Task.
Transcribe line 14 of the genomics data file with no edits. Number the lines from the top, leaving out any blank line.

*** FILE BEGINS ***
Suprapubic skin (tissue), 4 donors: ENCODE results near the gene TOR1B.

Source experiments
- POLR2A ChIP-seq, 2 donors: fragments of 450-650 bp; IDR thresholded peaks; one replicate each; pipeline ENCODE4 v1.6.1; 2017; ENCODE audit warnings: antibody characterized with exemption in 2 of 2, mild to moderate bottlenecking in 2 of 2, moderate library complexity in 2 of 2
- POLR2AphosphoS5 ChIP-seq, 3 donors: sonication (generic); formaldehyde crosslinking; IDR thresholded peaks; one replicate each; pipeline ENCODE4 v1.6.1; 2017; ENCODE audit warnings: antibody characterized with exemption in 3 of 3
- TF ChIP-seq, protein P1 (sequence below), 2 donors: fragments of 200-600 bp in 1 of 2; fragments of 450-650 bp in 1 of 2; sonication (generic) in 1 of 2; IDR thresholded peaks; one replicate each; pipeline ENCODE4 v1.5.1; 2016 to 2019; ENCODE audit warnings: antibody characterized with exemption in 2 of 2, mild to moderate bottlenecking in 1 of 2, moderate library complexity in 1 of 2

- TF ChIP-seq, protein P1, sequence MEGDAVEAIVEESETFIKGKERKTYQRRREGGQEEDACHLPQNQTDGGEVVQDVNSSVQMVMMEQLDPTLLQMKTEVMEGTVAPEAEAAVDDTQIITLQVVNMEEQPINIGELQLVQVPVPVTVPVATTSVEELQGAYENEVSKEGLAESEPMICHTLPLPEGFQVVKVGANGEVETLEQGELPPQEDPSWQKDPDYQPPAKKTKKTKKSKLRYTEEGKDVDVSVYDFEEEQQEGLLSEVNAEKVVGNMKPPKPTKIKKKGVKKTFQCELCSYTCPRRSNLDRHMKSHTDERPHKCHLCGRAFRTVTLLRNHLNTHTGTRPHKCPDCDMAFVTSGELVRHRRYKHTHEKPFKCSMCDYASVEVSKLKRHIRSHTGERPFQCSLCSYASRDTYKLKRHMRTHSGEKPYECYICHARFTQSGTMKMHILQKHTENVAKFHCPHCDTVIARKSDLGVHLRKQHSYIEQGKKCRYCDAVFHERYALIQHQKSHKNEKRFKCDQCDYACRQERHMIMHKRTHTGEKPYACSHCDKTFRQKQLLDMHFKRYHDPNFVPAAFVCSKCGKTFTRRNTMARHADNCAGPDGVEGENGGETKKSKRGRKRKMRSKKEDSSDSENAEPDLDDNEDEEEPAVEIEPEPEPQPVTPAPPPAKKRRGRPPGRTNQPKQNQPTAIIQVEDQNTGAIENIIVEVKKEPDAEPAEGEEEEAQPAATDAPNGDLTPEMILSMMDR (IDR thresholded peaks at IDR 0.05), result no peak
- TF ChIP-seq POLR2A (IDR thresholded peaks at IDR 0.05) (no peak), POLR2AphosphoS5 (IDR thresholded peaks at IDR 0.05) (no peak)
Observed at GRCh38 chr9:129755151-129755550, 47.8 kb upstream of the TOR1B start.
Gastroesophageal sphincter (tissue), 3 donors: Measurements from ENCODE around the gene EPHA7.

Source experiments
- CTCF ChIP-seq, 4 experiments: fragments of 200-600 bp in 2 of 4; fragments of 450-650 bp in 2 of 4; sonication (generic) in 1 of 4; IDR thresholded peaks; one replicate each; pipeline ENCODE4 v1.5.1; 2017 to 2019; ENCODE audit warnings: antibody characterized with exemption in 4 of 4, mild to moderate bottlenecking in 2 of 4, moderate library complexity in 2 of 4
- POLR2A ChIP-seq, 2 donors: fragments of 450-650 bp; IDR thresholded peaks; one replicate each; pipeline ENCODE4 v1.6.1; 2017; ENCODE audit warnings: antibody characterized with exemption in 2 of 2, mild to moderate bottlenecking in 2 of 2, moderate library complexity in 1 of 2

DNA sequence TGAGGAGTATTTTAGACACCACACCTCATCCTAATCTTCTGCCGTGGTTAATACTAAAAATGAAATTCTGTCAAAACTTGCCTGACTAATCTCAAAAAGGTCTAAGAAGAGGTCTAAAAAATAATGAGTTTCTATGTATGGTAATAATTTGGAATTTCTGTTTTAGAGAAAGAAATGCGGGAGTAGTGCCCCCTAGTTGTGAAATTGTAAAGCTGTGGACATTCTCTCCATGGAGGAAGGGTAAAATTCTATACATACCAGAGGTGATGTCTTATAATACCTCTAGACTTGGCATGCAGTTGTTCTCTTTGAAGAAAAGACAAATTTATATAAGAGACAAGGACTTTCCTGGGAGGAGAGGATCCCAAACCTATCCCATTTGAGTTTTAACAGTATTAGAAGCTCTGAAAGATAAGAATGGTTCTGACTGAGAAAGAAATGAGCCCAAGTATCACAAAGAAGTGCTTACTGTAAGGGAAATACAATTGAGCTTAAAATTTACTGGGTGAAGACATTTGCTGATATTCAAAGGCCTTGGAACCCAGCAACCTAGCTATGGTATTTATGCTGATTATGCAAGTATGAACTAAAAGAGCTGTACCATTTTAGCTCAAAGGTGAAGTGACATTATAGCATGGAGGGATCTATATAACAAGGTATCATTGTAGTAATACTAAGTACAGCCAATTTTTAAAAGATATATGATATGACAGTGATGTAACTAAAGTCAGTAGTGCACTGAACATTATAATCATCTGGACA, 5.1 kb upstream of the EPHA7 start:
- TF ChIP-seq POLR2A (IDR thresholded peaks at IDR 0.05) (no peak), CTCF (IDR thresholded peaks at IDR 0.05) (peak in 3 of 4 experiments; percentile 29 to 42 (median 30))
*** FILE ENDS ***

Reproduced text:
- TF ChIP-seq POLR2A (IDR thresholded peaks at IDR 0.05) (no peak), CTCF (IDR thresholded peaks at IDR 0.05) (peak in 3 of 4 experiments; percentile 29 to 42 (median 30))